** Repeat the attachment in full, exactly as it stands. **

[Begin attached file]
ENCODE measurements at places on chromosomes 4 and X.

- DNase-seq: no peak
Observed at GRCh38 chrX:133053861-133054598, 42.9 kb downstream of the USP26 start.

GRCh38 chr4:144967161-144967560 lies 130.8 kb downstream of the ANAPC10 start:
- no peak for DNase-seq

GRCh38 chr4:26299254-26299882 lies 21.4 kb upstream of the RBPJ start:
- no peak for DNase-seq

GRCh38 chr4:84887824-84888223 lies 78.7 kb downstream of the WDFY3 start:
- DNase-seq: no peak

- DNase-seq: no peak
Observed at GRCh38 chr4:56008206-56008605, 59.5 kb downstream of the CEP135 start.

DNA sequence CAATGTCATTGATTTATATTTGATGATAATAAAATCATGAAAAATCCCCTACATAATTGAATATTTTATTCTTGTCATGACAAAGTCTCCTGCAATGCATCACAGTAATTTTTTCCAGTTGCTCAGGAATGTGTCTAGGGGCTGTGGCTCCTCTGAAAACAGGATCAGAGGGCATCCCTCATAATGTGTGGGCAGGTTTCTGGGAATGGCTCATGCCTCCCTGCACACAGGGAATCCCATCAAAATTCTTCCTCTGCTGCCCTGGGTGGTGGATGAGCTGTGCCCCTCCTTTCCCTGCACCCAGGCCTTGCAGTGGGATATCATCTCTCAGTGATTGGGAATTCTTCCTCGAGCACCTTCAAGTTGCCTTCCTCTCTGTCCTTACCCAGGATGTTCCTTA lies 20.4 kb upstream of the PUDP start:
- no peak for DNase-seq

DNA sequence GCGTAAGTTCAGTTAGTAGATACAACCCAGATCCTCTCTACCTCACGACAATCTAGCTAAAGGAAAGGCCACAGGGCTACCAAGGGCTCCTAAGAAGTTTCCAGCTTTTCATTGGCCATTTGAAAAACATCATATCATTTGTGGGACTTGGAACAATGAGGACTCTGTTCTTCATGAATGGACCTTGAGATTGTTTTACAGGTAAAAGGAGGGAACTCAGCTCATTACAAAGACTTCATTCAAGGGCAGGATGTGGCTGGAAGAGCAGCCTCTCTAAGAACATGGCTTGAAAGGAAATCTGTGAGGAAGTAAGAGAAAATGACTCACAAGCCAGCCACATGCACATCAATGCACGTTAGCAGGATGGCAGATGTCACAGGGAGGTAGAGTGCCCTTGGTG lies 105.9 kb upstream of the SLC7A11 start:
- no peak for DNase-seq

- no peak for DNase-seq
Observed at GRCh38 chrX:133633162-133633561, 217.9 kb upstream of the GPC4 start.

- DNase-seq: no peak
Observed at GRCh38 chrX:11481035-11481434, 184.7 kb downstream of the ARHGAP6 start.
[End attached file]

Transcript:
ENCODE measurements at places on chromosomes 4 and X.

- DNase-seq: no peak
Observed at GRCh38 chrX:133053861-133054598, 42.9 kb downstream of the USP26 start.

GRCh38 chr4:144967161-144967560 lies 130.8 kb downstream of the ANAPC10 start:
- no peak for DNase-seq

GRCh38 chr4:26299254-26299882 lies 21.4 kb upstream of the RBPJ start:
- no peak for DNase-seq

GRCh38 chr4:84887824-84888223 lies 78.7 kb downstream of the WDFY3 start:
- DNase-seq: no peak

- DNase-seq: no peak
Observed at GRCh38 chr4:56008206-56008605, 59.5 kb downstream of the CEP135 start.

DNA sequence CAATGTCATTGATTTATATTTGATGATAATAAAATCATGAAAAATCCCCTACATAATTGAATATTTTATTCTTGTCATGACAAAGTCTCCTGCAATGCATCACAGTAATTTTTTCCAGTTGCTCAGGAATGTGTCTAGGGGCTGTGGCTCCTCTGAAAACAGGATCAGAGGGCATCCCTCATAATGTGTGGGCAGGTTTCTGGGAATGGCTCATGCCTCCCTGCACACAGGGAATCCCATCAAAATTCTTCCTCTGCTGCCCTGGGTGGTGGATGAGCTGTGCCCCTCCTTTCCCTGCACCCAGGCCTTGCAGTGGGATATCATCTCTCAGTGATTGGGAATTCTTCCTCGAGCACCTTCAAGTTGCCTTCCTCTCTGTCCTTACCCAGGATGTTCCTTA lies 20.4 kb upstream of the PUDP start:
- no peak for DNase-seq

DNA sequence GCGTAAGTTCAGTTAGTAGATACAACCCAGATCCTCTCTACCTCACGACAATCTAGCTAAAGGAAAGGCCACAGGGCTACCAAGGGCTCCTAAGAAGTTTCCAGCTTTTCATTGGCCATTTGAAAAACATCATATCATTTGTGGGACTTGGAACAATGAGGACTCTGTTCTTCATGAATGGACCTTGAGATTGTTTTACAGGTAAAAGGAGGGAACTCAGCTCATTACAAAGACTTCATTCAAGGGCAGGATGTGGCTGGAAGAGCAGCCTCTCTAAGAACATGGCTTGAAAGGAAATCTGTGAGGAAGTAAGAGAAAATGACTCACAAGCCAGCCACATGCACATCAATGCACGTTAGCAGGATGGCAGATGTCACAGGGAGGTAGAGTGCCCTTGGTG lies 105.9 kb upstream of the SLC7A11 start:
- no peak for DNase-seq

- no peak for DNase-seq
Observed at GRCh38 chrX:133633162-133633561, 217.9 kb upstream of the GPC4 start.

- DNase-seq: no peak
Observed at GRCh38 chrX:11481035-11481434, 184.7 kb downstream of the ARHGAP6 start.